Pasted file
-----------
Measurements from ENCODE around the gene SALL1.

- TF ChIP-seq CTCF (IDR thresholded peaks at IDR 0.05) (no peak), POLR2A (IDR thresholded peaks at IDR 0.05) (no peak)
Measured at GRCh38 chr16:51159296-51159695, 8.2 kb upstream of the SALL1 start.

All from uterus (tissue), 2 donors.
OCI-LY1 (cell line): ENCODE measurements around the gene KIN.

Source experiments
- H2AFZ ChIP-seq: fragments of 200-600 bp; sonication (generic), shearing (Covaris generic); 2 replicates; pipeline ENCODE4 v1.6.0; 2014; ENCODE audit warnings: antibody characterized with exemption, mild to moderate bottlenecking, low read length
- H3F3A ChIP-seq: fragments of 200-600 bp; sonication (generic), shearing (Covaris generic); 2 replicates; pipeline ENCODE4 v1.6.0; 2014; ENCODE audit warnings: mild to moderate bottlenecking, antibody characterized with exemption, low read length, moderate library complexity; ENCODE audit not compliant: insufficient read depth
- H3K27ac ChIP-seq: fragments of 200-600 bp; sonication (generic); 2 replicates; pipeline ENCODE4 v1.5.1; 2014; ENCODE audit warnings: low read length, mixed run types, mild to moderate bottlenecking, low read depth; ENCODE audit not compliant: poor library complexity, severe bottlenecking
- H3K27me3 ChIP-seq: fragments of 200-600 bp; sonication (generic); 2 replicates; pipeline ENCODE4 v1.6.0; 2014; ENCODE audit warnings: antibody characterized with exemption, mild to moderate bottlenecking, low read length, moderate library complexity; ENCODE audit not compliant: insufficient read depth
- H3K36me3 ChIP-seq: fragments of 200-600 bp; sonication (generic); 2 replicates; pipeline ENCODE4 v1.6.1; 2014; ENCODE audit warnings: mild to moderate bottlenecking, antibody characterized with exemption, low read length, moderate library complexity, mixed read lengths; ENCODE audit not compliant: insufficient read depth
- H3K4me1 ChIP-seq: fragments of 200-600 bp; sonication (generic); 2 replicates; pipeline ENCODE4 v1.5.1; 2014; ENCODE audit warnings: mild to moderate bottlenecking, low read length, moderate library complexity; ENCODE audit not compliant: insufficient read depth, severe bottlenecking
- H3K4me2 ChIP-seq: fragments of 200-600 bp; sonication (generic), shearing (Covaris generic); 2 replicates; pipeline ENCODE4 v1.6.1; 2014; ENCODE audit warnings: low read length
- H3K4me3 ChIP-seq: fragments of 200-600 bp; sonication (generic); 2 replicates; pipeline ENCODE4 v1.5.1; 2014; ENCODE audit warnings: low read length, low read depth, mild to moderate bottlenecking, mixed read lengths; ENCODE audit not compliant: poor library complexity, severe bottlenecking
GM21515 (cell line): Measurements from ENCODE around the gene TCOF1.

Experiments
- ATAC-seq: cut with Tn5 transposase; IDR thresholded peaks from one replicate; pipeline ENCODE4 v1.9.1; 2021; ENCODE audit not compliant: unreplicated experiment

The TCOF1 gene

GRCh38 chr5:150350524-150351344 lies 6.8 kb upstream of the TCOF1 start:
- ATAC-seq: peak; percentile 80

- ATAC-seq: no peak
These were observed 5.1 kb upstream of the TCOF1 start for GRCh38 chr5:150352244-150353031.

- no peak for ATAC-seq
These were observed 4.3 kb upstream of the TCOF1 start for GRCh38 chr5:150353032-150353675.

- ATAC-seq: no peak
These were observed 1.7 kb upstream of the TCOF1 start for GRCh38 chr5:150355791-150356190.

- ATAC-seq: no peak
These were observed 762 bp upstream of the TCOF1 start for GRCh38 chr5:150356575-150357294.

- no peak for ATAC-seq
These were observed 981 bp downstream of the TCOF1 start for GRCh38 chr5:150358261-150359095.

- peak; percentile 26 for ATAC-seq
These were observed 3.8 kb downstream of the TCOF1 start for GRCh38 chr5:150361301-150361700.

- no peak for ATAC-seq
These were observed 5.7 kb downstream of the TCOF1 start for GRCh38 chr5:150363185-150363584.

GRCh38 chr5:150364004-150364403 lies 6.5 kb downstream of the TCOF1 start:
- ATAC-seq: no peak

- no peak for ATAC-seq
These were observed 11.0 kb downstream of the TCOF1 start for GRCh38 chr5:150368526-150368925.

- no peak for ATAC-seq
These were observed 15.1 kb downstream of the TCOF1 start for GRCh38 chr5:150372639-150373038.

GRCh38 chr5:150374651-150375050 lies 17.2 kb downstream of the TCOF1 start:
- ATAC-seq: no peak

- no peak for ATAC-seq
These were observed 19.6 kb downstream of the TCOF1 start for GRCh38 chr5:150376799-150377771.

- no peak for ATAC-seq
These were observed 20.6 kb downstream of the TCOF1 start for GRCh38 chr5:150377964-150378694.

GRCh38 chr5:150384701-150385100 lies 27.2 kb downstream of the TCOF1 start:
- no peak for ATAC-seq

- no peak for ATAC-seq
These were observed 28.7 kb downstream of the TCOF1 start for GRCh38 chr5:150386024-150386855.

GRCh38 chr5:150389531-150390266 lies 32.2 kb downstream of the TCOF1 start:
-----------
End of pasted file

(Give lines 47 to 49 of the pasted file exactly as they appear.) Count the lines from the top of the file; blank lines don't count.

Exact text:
GRCh38 chr5:150384701-150385100 lies 27.2 kb downstream of the TCOF1 start:
- no peak for ATAC-seq

- no peak for ATAC-seq